Old Calendar: St. John of Capistrano, confessor; St. Gontran, king (Hist)
"There were many lepers in Israel at the time of Eliseus the prophet, and none of them was cleansed but Naaman the Syrian." Naaman's cure, an anticipatory figure of baptism, also declares in advance the universality of salvation. Naaman was the Syrian general who, in obedience to the commands of Eliseus, was cured of leprosy by bathing in the Jordan. At a later date Jesus Himself was to receive in the waters of the Jordan the baptism of John the Baptist. Let us always keep in mind that repentance and a humble confession of our guilt will draw upon us the mercy of God and infuse into our hearts the hope of pardon.According to the 1962 Missal of Bl. John XXIII the Extraordinary Form of the Roman Rite, today is the feast of St. John of Capistrano whose feast is celebrated in the Ordinary Form of the Roman Rite on October 23.Stational Church
St. Gontran was the son of King Clotaire and grandson of Clovis I and Saint Clotildis. When Clotaire died in 561, his domains were divided among his four sons. While Gontran's brother Caribert reigned at Paris, Sigebert in Metz, and Chilperic in Soissons, he was crowned king of Orleans and Burgundy in 561. He then made Chalons-sur-Saone his capital.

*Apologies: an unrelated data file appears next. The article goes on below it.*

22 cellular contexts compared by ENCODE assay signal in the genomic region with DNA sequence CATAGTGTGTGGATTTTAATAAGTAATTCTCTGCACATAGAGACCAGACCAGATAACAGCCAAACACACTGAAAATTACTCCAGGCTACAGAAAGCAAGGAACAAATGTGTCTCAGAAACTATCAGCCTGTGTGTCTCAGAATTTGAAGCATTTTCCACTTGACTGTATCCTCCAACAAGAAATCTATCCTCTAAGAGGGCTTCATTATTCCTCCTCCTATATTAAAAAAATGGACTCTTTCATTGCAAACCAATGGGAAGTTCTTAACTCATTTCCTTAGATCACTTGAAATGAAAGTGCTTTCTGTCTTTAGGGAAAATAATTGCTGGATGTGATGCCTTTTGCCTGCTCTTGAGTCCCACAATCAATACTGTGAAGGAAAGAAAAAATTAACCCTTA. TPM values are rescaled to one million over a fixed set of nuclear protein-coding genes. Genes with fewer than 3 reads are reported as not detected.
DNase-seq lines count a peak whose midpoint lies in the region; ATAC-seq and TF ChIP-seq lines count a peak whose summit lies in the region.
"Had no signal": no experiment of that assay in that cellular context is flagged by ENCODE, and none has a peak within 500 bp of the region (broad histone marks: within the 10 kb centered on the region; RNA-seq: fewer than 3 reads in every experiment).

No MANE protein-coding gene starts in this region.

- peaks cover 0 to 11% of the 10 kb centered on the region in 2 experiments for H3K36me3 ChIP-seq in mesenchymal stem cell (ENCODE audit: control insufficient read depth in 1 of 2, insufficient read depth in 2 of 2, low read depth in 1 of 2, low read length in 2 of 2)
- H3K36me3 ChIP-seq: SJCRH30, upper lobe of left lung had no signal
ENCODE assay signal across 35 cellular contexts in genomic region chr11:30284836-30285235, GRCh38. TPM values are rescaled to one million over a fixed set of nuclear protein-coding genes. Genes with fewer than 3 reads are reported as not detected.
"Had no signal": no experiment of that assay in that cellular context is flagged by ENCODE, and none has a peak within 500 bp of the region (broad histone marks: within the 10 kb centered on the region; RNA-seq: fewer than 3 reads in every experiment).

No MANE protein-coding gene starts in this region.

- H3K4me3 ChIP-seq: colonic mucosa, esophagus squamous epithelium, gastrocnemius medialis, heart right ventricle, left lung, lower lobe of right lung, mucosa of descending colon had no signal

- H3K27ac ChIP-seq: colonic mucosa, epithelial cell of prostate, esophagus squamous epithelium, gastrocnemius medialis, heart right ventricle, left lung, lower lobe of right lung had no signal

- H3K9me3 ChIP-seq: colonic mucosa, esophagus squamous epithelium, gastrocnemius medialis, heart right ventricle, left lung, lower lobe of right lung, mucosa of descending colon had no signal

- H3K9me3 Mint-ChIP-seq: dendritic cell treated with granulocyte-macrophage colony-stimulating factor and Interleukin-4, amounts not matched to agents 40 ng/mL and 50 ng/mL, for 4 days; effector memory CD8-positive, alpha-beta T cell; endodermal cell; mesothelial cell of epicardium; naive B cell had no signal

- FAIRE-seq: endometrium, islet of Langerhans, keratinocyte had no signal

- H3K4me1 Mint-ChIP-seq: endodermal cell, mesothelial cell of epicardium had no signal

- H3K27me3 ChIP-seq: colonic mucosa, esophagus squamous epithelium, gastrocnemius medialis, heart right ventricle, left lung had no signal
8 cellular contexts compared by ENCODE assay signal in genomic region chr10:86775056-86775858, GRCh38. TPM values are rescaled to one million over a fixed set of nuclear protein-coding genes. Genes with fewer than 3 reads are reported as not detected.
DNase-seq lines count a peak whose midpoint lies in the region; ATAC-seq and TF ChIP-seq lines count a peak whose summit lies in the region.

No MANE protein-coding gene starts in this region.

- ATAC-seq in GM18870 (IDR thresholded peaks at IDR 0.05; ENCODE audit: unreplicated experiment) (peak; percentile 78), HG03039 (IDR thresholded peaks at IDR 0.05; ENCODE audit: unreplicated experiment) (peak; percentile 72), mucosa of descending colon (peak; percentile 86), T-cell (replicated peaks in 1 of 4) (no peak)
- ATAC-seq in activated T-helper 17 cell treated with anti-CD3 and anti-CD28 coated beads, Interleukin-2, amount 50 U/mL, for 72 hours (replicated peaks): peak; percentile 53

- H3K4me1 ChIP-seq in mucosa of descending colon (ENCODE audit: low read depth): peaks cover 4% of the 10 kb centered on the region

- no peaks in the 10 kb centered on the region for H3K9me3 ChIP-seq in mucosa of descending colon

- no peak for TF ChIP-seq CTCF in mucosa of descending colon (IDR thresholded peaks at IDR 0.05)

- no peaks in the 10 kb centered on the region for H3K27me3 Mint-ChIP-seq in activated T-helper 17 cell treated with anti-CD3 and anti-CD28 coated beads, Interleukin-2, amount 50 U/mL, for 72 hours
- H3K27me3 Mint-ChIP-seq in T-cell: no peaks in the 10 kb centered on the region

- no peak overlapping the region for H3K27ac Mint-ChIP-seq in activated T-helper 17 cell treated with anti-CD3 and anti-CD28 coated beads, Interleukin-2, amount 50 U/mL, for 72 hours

When compelled to take up arms against his ambitious brothers and the Lombards, he made no other use of his victories, gained under the conduct of a brave general called Mommol, than to give peace to his dominions. The crimes in which the barbarous habits of his nation involved him, he effaced by tears of repentance. The prosperity of his reign, both in peace and war, condemns those who suppose that human policy cannot be determined by the maxims of the Gospel, whereas the truth is just the contrary: no others can render a government so efficacious and prosperous.
Lives of the Saints and other sources by John Gilmary Shea (Benziger Brothers: New York, 1894).
Thursday of the Third Week of Lent
Station at Saints Cosmas and Damian (Santi Cosma e Damiano):
The Station is at the church of Sts. Cosmas and Damian, physicians. These martyrs were twin brothers originating from Arabia. They practiced medicine in Aegea, Cilicia, but accepted no money from the poor. Their beautiful Christian lives edified the pagans and converted many to the Faith. They were arrested in the persecution of Diocletian, subjected to torture, and finally beheaded.